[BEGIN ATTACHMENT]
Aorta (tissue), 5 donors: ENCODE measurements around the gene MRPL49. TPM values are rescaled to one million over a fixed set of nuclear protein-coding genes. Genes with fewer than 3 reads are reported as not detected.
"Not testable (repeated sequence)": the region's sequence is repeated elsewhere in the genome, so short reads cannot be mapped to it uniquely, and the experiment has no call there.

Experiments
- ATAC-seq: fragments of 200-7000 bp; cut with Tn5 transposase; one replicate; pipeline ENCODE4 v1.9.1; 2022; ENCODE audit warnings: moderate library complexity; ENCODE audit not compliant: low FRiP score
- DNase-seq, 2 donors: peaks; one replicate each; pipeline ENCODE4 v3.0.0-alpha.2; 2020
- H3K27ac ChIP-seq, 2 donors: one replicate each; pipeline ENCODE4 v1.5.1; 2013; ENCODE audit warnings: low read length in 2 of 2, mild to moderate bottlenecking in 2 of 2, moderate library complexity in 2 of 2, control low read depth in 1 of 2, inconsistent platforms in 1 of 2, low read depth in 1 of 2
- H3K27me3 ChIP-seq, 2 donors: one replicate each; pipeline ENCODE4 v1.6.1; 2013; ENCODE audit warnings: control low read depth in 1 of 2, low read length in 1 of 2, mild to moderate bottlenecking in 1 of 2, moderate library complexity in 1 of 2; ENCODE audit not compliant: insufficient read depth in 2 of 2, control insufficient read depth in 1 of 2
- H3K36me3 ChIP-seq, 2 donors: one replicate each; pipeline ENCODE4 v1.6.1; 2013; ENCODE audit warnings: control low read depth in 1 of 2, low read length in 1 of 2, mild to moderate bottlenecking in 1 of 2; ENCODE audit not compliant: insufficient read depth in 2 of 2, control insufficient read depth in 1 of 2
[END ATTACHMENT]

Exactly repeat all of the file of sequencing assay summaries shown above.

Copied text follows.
Aorta (tissue), 5 donors: ENCODE measurements around the gene MRPL49. TPM values are rescaled to one million over a fixed set of nuclear protein-coding genes. Genes with fewer than 3 reads are reported as not detected.
"Not testable (repeated sequence)": the region's sequence is repeated elsewhere in the genome, so short reads cannot be mapped to it uniquely, and the experiment has no call there.

Experiments
- ATAC-seq: fragments of 200-7000 bp; cut with Tn5 transposase; one replicate; pipeline ENCODE4 v1.9.1; 2022; ENCODE audit warnings: moderate library complexity; ENCODE audit not compliant: low FRiP score
- DNase-seq, 2 donors: peaks; one replicate each; pipeline ENCODE4 v3.0.0-alpha.2; 2020
- H3K27ac ChIP-seq, 2 donors: one replicate each; pipeline ENCODE4 v1.5.1; 2013; ENCODE audit warnings: low read length in 2 of 2, mild to moderate bottlenecking in 2 of 2, moderate library complexity in 2 of 2, control low read depth in 1 of 2, inconsistent platforms in 1 of 2, low read depth in 1 of 2
- H3K27me3 ChIP-seq, 2 donors: one replicate each; pipeline ENCODE4 v1.6.1; 2013; ENCODE audit warnings: control low read depth in 1 of 2, low read length in 1 of 2, mild to moderate bottlenecking in 1 of 2, moderate library complexity in 1 of 2; ENCODE audit not compliant: insufficient read depth in 2 of 2, control insufficient read depth in 1 of 2
- H3K36me3 ChIP-seq, 2 donors: one replicate each; pipeline ENCODE4 v1.6.1; 2013; ENCODE audit warnings: control low read depth in 1 of 2, low read length in 1 of 2, mild to moderate bottlenecking in 1 of 2; ENCODE audit not compliant: insufficient read depth in 2 of 2, control insufficient read depth in 1 of 2